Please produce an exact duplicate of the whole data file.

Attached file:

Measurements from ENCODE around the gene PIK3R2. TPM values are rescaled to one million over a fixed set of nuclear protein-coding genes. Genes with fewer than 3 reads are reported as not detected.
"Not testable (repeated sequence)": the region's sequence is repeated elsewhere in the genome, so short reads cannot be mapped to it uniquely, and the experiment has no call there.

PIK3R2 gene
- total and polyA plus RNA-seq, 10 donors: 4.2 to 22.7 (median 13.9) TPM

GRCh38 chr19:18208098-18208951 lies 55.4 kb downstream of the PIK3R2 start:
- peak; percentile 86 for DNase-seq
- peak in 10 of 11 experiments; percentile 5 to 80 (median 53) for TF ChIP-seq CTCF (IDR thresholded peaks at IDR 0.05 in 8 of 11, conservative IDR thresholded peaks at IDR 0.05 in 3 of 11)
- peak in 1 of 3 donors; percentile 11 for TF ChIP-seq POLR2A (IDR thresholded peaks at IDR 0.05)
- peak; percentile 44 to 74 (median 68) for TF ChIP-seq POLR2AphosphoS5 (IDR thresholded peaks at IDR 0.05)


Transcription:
Measurements from ENCODE around the gene PIK3R2. TPM values are rescaled to one million over a fixed set of nuclear protein-coding genes. Genes with fewer than 3 reads are reported as not detected.
"Not testable (repeated sequence)": the region's sequence is repeated elsewhere in the genome, so short reads cannot be mapped to it uniquely, and the experiment has no call there.

PIK3R2 gene
- total and polyA plus RNA-seq, 10 donors: 4.2 to 22.7 (median 13.9) TPM

GRCh38 chr19:18208098-18208951 lies 55.4 kb downstream of the PIK3R2 start:
- peak; percentile 86 for DNase-seq
- peak in 10 of 11 experiments; percentile 5 to 80 (median 53) for TF ChIP-seq CTCF (IDR thresholded peaks at IDR 0.05 in 8 of 11, conservative IDR thresholded peaks at IDR 0.05 in 3 of 11)
- peak in 1 of 3 donors; percentile 11 for TF ChIP-seq POLR2A (IDR thresholded peaks at IDR 0.05)
- peak; percentile 44 to 74 (median 68) for TF ChIP-seq POLR2AphosphoS5 (IDR thresholded peaks at IDR 0.05)